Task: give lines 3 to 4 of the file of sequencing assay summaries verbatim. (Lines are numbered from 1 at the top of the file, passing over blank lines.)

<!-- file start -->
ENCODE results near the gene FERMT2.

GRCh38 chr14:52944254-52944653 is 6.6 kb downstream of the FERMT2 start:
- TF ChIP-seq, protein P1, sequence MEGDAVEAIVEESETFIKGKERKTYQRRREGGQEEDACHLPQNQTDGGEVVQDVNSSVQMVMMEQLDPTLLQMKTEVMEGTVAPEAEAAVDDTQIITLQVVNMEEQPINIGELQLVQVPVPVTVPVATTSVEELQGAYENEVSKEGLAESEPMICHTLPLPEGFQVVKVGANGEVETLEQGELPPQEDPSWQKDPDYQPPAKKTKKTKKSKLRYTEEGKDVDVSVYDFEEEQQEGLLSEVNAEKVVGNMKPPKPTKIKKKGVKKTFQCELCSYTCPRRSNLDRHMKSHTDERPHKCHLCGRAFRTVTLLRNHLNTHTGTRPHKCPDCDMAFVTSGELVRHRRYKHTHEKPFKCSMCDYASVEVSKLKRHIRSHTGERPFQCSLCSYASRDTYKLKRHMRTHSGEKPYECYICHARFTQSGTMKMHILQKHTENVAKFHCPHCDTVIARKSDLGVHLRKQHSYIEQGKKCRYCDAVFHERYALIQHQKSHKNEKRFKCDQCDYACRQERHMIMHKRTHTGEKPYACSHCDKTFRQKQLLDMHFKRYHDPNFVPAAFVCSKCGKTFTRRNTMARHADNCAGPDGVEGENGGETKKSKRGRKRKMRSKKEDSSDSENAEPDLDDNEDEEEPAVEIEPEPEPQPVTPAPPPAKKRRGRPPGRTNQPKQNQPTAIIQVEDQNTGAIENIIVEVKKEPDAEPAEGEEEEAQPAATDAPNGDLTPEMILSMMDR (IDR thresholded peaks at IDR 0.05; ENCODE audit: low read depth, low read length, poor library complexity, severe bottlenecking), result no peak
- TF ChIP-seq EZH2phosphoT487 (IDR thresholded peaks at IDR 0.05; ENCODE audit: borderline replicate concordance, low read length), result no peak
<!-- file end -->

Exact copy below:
- TF ChIP-seq, protein P1, sequence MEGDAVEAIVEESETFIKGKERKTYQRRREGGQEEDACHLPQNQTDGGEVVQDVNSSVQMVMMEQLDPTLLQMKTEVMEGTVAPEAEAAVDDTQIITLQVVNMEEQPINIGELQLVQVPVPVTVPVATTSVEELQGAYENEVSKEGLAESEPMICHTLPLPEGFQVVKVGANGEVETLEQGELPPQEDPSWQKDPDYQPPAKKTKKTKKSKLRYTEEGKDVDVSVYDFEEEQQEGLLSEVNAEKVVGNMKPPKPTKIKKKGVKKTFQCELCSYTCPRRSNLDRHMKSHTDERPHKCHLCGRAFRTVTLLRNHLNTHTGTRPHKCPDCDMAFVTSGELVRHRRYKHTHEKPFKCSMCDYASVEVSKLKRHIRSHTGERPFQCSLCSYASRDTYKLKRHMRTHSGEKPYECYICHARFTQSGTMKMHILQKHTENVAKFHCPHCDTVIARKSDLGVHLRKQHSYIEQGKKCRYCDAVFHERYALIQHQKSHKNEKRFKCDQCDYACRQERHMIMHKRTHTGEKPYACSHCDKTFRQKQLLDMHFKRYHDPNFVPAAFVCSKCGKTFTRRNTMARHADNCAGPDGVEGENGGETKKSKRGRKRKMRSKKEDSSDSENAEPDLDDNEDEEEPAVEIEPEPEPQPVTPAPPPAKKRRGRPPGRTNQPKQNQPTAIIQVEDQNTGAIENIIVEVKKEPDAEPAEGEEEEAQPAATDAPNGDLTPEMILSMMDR (IDR thresholded peaks at IDR 0.05; ENCODE audit: low read depth, low read length, poor library complexity, severe bottlenecking), result no peak
- TF ChIP-seq EZH2phosphoT487 (IDR thresholded peaks at IDR 0.05; ENCODE audit: borderline replicate concordance, low read length), result no peak